WotC is financially responsible to Hasbro, and Hasbro is responsible to shareholders. Hasbro has ultimate control over what WotC does. They can pull the plug at any time. WotC can only do things that Hasbro wants, and Hasbro is responsible to shareholders to either make the stock price go up or to pay out a dividend. Hasbro might give WotC creative freedom because micromanaging from the top can hurt the bottom line. But at the end of the day, WotC knows that it needs to hand over a load of cash to Hasbro, otherwise (a) people get fired or (b) products get killed, and that pressure is going to dominate decision making. Hasbro doesn't fund D&D b/c they love and have passion for the game. They fund it because they believe they can get 3 gold coins for every 1 they invest.

Of course. But the way parent companies do that is not by dictating how the subsidiaries are to hit their targets.


Gorbacz wrote:
Truth to be said Scott, apart from "somebody wrote something about it on forums" there's no tangible support for either position.

In one case, "somebody" is an unconnected fan's friend.

In the other, "somebody" is a bunch of people who either work for or work with WotC.

I'm not sure why anyone wants to pretend that these are equivalent.

Taldor

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Pathfinder Adventure Path, Campaign Setting, Companion, Modules, Roleplaying Game, Tales Subscriber
Scott Betts wrote:

I think you make the same mistakes in judgment that a lot of fans do - assuming that Hasbro is responsible for all of WotC's functional decisions with regards to the D&D brand.

You also make some really unsupportable claims, like the idea that 4e is obviously worse than 3e. That's ignorant. Not only is that a wildly subjective claim, but even trying to look at it objectively (in the sense of product moved or brand growth) is impossible without an expert's eye for the strength of the market in general and the external factors that have been at play for the last five years.

Finally, they don't owe you or anyone else an apology. They may end up delivering one, but it will be to appease you rather than because you deserve it. They said, "We're going to make the Dungeons & Dragons that we think should be made, and we know we're going to lose some customers in the process, but that's how the world works." They shouldn't have to apologize for wanting to take bold strides, and it's kind of shameful that you would ask for one.

If you don't want to contribute your input to whatever comes next, that's fine. It's your call. But you're being offered the opportunity to influence the direction of the hobby, however slight. It's preposterous that you would find something to criticize about that offering, but I suppose that some people can't get past their own sense of misplaced indignation.

Let's make it simple. Let's look at Pathfinder vs. 4E sales for 2012. Or, if you like, for six months in the past and six months in the future from today. Look at popularity on amazon.com. I'll stand by my statement. When 3E came out, people didn't fracture off a 2E company that would then increase in sales until it overtook WotC. 4E has somehow managed to do what no other edition before it has done in 35 years -- to be overtaken by an upstart. I don't think it's a terrible game. I think it introduced new elements that didn't appeal to certain people and that were very difficult to work around if you didn't want to use them. A huge amount of the PHB is taken up with lists of powers - if you don't like that system and you shrug it off -- suddenly half the pages you paid for are worthless.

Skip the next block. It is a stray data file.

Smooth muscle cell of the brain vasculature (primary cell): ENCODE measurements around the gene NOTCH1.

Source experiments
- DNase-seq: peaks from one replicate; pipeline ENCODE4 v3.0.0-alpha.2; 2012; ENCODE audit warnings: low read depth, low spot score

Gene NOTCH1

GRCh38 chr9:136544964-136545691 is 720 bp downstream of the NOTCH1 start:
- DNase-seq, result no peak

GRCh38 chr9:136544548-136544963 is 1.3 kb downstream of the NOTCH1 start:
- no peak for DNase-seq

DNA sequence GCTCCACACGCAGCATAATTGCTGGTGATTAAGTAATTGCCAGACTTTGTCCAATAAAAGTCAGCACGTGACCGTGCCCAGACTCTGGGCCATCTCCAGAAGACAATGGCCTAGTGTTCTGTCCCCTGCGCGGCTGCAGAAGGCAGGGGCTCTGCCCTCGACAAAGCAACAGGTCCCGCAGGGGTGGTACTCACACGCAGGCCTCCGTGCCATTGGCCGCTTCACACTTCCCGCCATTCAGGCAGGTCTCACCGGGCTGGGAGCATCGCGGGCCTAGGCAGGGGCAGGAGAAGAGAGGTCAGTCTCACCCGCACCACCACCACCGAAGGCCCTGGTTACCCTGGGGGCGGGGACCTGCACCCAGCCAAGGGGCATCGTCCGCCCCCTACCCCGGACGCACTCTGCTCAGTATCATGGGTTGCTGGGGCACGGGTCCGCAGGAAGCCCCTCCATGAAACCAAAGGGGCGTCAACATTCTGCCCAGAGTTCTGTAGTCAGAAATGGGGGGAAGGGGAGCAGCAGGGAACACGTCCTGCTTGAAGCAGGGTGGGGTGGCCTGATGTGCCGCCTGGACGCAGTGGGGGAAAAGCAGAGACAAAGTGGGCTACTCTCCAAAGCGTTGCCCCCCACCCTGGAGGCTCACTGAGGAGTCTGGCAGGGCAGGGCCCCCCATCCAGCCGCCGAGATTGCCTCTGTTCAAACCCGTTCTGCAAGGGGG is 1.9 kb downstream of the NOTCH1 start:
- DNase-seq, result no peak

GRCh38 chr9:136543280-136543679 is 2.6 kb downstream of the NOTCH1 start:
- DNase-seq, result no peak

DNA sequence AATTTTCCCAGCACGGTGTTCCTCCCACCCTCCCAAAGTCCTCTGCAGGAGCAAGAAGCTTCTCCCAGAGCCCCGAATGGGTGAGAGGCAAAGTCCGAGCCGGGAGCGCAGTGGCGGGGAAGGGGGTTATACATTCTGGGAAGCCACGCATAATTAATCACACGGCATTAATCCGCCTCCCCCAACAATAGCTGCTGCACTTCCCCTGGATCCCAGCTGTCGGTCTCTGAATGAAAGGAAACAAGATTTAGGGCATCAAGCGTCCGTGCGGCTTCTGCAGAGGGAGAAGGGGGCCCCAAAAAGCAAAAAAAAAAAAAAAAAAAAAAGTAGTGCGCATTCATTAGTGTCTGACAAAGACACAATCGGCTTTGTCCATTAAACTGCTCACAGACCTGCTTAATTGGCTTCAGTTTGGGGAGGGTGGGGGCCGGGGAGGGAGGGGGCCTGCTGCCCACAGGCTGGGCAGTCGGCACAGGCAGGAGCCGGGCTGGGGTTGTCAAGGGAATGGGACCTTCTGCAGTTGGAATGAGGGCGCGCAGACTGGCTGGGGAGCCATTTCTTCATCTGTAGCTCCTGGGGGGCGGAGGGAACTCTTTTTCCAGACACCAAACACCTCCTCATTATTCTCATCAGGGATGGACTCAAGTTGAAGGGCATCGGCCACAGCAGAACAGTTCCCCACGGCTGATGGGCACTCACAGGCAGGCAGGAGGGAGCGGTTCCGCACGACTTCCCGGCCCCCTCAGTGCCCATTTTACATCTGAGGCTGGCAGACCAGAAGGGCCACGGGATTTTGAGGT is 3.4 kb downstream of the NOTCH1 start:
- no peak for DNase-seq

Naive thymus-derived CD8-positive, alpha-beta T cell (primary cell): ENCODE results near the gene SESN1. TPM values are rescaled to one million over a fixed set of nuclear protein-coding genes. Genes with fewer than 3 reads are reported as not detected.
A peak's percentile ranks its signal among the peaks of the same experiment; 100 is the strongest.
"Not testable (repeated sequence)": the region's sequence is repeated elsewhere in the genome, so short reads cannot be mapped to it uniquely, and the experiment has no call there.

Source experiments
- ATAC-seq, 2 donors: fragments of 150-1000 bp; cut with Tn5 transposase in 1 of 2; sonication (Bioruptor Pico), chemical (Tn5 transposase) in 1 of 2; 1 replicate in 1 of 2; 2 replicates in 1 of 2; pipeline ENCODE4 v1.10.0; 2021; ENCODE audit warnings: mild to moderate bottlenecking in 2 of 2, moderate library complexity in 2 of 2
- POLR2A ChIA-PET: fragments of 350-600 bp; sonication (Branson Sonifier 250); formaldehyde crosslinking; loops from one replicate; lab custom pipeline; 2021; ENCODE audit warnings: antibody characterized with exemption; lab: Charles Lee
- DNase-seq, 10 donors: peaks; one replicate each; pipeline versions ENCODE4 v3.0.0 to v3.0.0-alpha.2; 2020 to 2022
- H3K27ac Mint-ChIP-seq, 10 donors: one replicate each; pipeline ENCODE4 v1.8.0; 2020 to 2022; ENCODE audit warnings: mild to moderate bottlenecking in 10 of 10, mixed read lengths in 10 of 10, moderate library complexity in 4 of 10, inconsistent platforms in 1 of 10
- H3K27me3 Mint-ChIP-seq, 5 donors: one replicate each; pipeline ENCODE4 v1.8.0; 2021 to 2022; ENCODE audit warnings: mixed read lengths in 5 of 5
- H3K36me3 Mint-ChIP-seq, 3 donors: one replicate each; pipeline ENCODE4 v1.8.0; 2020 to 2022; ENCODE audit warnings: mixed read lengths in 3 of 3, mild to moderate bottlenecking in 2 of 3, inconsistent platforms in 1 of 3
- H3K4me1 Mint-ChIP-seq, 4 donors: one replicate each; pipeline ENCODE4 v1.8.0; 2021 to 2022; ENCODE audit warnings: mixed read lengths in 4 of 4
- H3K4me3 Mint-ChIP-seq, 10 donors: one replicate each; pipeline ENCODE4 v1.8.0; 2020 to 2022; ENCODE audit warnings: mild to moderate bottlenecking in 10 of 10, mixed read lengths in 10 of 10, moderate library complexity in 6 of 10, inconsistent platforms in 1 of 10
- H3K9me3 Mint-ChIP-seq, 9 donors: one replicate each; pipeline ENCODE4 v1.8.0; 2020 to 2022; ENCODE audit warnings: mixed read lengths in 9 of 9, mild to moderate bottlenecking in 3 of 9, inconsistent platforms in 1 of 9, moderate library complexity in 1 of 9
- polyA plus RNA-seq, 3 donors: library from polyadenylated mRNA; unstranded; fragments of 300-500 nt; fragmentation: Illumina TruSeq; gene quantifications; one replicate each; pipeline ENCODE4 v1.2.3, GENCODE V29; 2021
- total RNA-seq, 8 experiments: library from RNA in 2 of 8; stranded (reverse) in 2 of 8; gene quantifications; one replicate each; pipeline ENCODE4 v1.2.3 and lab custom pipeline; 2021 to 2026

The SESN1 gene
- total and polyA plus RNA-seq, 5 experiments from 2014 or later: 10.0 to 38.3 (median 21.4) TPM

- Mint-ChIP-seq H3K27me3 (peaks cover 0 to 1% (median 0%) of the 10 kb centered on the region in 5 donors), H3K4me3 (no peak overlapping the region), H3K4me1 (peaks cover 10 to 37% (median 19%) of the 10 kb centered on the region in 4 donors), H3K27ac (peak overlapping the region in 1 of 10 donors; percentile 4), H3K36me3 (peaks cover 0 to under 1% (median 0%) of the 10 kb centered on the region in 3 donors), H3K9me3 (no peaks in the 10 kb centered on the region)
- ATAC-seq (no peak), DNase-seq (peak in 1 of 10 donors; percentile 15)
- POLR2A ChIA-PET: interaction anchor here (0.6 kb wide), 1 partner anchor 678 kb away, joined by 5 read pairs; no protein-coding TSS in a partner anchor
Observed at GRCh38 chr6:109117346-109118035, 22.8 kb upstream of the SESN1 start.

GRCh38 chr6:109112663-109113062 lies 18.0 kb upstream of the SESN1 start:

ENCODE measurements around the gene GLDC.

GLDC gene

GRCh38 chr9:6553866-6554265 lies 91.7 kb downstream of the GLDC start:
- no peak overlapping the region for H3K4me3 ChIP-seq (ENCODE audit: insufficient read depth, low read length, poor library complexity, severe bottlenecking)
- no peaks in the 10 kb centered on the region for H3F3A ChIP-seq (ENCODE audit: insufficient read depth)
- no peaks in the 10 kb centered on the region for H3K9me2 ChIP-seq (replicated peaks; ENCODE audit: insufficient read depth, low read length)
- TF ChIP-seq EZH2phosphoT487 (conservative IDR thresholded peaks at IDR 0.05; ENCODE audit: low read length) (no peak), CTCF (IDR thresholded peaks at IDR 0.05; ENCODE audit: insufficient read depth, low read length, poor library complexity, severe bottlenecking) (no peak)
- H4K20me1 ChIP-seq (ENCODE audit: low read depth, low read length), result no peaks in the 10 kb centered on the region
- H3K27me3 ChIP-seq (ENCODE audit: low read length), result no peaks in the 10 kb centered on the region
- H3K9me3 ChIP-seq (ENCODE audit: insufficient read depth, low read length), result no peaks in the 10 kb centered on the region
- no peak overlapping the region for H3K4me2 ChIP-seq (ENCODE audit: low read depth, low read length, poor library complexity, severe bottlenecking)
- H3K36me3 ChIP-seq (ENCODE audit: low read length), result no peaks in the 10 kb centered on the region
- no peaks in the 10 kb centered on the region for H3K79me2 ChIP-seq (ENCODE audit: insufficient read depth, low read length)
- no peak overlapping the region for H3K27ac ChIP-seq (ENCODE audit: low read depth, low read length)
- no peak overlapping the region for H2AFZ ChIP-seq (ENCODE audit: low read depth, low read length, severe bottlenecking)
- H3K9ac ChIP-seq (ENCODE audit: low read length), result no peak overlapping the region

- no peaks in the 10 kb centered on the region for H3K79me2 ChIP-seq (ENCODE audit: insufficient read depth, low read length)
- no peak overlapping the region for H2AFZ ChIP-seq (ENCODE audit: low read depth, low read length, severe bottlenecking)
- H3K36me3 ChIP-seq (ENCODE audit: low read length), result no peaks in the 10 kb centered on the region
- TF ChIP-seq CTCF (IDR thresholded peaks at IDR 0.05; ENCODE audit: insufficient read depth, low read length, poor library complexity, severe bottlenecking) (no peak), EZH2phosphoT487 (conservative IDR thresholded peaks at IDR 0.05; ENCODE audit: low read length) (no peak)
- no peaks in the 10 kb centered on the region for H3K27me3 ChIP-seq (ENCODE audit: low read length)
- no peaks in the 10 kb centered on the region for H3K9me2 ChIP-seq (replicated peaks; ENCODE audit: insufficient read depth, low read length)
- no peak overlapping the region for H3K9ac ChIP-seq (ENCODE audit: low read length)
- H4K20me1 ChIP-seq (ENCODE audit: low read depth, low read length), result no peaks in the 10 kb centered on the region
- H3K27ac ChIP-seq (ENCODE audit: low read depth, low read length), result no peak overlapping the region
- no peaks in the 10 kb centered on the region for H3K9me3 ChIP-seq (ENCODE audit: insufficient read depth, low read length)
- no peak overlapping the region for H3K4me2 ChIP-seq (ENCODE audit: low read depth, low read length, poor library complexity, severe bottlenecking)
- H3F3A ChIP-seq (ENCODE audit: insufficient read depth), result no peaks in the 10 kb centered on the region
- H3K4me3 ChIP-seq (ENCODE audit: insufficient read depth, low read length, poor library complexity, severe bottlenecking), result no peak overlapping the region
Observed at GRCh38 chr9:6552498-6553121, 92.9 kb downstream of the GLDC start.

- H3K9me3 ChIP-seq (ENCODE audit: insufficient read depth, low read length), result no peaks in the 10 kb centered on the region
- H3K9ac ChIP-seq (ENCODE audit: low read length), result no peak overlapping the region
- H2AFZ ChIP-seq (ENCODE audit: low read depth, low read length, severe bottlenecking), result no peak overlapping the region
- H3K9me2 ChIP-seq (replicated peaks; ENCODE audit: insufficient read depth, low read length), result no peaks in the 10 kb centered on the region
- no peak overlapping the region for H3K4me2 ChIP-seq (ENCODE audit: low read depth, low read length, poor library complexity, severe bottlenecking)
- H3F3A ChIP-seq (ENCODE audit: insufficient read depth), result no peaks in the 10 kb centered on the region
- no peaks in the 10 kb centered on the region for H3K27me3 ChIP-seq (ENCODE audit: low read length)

As far as an apology goes, yeah I'd like to hear WotC say, "We made 4E to try and connect with WoW players. We didn't capture the WoW audience. We alienated people who like the face to face interaction. We regret that. This is what we've learned. This is how we're going to move forward." WotC doesn't owe me an apology unless they want my money. If they don't want my money, that's fine. But if they want my money, they need to admit that producing randomized fortune card packs was a bad idea. They need to admit that *requiring* miniatures was a bad idea. That MMORPG combat roles and very specific powers was probably not the best idea for a table top RPG. If they don't want to do that - if they're proud of those things - that's fine with me. Now that Paizo is around, I don't care if WotC drops D&D all together. That would open up more of the market to Paizo, and frankly, I trust Paizo way more than I trust WotC.

I don't feel entitled to anything from WotC-- they're not giving out hardback books for free. I pay for them, and I'm entitled to and I deserve whatever I can I pay for.

Look at the product reviews on Amazon -- the 4E PHB has 3 stars. The Pathfinder Core Rulebook has 4.5. Maybe WotC should be apologizing to themselves.

Nobody needs an invitation from WotC or anybody else to influence the direction of the hobby. WotC isn't doing me any favors by asking me to spend my time telling them what to do for 5E when 4E fumbled the ball.


TTalent wrote:
Let's make it simple. Let's look at Pathfinder vs. 4E sales for 2012. Or, if you like, for six months in the past and six months in the future from today. Look at popularity on amazon.com. I'll stand by my statement. When 3E came out, people didn't fracture off a 2E company that would then increase in sales until it overtook WotC. 4E has somehow managed to do what no other edition before it has done in 35 years -- to be overtaken by an upstart.

You're right! I wonder if that thing called the OGL had anything to do with that!

Quote:
I don't think it's a terrible game. I think it introduced new elements that didn't appeal to certain people and that were very difficult to work around if you didn't want to use them. A huge amount of the PHB is taken up with lists of powers - if you don't like that system and you shrug it off -- suddenly half the pages you paid for are worthless.

That almost sounds like the spells system from 3e!

Quote: